Everyone’s favorite fast-moving, star-filled, roller coaster ride located at the Disney parks is the one and only Space Mountain. What draws us to this old school style roller coaster? It is nothing like some of the other rides that require special tracks, cars, or boats that make the ride special and unlike any other. Instead, this roller coaster is an old school style roller coaster that sends you spinning quickly through space as you bump around in your rocket ship.
I will be honest. If you have back or neck problems, this isn’t the best attraction at Disney for you. I often get off and feel like I need to be realigned. However, that doesn’t ever stop me from riding this ride. It is absolutely the best ride to go on if you are looking for a fast and thrilling ride. Let’s find out more about this attraction!
This is the first ride I am reporting to you that opened at Magic Kingdom Park first, rather than at Disneyland and then moved to Walt Disney World after it was successful at Disneyland first, but don’t get too excited. The attraction, even though opened at Magic Kingdom first, was modeled after Disneyland’s Matterhorn Bobsleds. With that being said, Space Mountain was first opened at Magic Kingdom Park on January 15, 1975. Walt Disney really felt as if thrill rides did have a place at Disney parks, but the Imagineers weren’t exactly on board with the idea.
Disney felt as if Space Mountain, originally called Space Voyager, was to be the centerpiece of the renovated Tomorrowland. It wasn’t until after Disney’s death that Imagineers realized that Disney may have a point. They began to notice the Magic Kingdom was full of teenagers and young adults who often crave thrill rides. Disney Legend John Hench designed the attraction in the early ’60s, more than a decade before the technology needed to make it come to life was available. After more technology and land became available on the perimeter of Tomorrowland, Imagineers set to work on Disney’s idea. Imagineers used computers to create the path of each track, making the ride feel as much like flight as possible becoming the first roller coaster in history to be controlled by computer. Fun Fact: The roller coaster is set completely in the dark and tops speeds at 30 mph.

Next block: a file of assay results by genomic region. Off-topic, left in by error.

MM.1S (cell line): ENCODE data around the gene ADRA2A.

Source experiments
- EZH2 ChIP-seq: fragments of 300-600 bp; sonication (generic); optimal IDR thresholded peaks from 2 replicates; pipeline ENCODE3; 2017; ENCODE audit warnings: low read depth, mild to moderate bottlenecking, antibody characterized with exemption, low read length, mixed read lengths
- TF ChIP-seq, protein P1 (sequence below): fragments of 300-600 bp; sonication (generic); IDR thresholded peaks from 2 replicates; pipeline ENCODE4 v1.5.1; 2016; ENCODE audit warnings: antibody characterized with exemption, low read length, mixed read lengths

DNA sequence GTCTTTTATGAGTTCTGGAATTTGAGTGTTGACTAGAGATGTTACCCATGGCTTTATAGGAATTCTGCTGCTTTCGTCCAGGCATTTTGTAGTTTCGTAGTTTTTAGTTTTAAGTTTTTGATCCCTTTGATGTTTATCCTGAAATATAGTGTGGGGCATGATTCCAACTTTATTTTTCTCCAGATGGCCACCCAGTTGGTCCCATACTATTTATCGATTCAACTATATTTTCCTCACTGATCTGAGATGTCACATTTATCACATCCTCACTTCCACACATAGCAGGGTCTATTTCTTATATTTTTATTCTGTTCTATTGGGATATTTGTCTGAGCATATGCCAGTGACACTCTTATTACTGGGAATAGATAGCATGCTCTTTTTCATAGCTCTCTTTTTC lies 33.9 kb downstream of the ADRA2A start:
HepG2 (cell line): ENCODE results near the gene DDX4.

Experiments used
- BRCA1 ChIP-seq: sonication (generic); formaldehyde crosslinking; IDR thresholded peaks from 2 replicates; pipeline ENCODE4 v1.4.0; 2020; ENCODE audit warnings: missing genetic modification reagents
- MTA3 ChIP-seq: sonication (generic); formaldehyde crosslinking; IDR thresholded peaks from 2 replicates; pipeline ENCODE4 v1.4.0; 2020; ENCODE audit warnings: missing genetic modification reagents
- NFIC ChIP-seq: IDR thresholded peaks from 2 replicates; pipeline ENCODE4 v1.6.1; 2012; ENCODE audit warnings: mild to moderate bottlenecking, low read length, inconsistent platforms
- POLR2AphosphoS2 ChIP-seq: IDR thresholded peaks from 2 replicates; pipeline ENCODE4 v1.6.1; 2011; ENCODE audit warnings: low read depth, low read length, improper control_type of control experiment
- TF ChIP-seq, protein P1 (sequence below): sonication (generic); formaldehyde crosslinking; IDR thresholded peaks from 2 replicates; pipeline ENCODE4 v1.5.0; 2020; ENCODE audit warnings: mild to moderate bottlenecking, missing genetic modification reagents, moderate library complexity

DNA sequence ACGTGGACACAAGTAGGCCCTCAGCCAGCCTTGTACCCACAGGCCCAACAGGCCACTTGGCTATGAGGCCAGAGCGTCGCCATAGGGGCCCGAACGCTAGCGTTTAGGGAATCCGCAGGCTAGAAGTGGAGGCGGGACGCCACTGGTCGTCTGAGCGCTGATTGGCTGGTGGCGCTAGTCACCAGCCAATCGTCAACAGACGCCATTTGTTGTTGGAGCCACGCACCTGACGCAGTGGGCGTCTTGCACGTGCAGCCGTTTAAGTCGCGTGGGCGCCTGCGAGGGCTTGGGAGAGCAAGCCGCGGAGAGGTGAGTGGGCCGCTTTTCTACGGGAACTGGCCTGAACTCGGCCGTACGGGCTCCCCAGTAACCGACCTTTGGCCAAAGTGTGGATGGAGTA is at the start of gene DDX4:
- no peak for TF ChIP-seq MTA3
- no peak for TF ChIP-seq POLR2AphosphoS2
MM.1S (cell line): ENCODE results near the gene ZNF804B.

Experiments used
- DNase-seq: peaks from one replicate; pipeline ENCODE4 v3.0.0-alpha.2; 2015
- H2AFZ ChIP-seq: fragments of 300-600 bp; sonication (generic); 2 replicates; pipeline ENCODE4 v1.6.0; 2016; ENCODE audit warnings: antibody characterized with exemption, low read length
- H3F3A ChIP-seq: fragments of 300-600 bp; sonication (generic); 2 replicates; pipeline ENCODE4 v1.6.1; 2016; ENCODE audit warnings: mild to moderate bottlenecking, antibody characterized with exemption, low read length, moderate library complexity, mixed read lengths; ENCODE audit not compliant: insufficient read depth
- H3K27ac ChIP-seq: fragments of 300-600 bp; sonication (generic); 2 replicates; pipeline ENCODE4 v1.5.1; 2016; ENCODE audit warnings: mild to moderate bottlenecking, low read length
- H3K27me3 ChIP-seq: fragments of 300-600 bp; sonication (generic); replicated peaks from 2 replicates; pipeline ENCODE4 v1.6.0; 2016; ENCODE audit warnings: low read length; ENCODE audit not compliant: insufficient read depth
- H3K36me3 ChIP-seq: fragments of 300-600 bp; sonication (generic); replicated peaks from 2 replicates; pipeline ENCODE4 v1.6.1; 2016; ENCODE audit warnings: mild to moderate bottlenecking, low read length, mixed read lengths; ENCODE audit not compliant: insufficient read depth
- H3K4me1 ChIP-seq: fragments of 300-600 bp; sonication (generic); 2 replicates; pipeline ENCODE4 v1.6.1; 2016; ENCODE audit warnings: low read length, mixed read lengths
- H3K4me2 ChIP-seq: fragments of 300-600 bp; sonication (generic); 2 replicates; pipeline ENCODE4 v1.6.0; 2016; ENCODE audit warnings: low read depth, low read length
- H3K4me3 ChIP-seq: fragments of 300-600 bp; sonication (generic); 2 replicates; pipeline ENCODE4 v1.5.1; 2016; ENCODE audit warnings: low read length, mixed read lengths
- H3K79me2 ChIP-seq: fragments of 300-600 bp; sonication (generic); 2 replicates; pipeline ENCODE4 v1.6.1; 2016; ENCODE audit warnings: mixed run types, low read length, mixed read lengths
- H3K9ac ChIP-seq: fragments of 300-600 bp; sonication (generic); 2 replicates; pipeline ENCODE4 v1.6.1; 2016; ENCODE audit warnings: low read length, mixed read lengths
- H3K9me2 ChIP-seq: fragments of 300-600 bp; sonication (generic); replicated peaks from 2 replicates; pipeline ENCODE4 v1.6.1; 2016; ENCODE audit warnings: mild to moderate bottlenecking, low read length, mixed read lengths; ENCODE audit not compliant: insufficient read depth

Space Mountain officially opened in 1975 complete with a marching band performing upon the Tomorrowland Transit Authority Peoplemover tracks with Colonel James Irwin, the pilot of the Lunar Module on Apollo XV, as the guest of honor. The attraction at Magic Kingdom standing 180 feet high and 300 feet in diameter. However, Disneyland’s Space Mountain is actually a smaller scale of the ride standing at 118 feet tall and 200 feet in diameter. This is due in large part that if it was any bigger it would have towered over Main Street and ruined the scale of illusion. Fun fact: Magic Kingdom’s Space Mountain’s logo “Star Port Seventy Five” is a clever nod to the year the attraction opened.
Disneyland’s Space Mountain opened two years later after Magic Kingdom’s. By the time Disneyland officially opened on July 17, 1955, the final price tag was $17 million. Twenty years later, the construction of the Space Mountain complex cost $18 million, including an arcade and a permanent amphitheater. Disneyland Paris opened its own version of Space Mountain on June 1, 1995.
Since opening day Space Mountain has gone under a few refurbishments, but the most notable refurbishment for the Walt Disney World attraction was in 2009. During this refurbishment the attraction replaced some of the track, placed a ceiling above the loading area, interactive games and new space rocket ride cars! Also included in the refurbishment was the addition of Starry-O-Phonic music, plus the roller coaster’s post-show was also changed to feature a baggage claim, lost and found, and more.
Do you enjoy this ride just as much as we do?
For more Disney articles, follow Disney Addicts here.
- Walt Disney Imagineer Harriet Burns-First Female Imagineer - February 2, 2020
- Best Attractions at the Magic Kingdom Park at WDW - February 2, 2020
- Research Shows Those That Disney Together Stay Together - January 29, 2020